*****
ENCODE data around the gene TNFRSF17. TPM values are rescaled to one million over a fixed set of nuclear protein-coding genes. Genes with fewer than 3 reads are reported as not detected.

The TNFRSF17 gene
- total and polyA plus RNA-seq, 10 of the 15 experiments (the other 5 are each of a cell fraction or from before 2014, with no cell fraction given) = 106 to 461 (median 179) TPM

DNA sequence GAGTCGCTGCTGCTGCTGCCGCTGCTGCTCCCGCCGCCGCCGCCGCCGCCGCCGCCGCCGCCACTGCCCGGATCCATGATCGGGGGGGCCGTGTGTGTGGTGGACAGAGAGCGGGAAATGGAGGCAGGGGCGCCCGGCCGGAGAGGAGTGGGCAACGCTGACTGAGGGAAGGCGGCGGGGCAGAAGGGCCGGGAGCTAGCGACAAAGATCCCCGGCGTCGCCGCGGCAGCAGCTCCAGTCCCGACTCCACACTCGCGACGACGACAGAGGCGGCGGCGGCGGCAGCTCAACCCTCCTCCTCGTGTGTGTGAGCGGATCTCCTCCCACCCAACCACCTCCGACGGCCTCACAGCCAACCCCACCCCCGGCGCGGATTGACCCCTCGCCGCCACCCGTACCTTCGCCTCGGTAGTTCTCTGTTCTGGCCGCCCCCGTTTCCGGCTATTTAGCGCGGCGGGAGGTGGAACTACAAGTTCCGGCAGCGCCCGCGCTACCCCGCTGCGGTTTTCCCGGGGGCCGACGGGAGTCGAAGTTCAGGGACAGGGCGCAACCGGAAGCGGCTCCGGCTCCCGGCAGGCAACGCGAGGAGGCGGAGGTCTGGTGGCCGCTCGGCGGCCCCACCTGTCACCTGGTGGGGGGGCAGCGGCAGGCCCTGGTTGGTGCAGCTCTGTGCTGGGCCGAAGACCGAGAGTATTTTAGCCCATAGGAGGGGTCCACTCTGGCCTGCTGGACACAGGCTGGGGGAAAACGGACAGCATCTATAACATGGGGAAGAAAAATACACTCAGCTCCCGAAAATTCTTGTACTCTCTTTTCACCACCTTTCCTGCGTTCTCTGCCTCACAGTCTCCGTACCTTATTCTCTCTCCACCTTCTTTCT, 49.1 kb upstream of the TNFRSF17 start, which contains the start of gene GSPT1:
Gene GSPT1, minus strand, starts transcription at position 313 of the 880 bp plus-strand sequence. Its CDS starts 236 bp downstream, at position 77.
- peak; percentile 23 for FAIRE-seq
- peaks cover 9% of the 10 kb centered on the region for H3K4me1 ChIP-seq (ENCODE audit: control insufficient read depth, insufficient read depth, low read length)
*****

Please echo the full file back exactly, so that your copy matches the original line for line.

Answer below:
ENCODE data around the gene TNFRSF17. TPM values are rescaled to one million over a fixed set of nuclear protein-coding genes. Genes with fewer than 3 reads are reported as not detected.

The TNFRSF17 gene
- total and polyA plus RNA-seq, 10 of the 15 experiments (the other 5 are each of a cell fraction or from before 2014, with no cell fraction given) = 106 to 461 (median 179) TPM

DNA sequence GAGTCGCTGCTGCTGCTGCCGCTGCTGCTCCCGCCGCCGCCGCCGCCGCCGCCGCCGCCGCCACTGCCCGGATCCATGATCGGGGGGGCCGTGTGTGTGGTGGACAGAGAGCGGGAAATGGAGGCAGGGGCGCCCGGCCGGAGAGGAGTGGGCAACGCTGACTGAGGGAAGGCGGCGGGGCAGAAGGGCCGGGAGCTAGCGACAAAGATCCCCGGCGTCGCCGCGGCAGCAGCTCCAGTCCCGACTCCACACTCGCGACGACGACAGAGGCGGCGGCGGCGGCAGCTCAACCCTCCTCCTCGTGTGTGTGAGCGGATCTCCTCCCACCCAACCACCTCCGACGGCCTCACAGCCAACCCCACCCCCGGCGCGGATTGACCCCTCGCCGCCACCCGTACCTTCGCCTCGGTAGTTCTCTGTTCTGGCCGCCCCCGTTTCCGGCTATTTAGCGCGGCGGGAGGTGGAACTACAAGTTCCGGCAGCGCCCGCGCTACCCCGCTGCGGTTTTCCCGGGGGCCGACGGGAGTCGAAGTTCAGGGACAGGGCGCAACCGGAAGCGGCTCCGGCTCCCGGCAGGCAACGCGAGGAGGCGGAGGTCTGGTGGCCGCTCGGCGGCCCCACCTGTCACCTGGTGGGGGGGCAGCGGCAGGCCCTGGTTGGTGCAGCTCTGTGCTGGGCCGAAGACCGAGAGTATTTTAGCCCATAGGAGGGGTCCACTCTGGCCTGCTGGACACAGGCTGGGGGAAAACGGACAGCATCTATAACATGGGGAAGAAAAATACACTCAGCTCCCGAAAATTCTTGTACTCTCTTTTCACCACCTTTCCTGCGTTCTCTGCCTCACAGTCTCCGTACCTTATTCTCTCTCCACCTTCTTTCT, 49.1 kb upstream of the TNFRSF17 start, which contains the start of gene GSPT1:
Gene GSPT1, minus strand, starts transcription at position 313 of the 880 bp plus-strand sequence. Its CDS starts 236 bp downstream, at position 77.
- peak; percentile 23 for FAIRE-seq
- peaks cover 9% of the 10 kb centered on the region for H3K4me1 ChIP-seq (ENCODE audit: control insufficient read depth, insufficient read depth, low read length)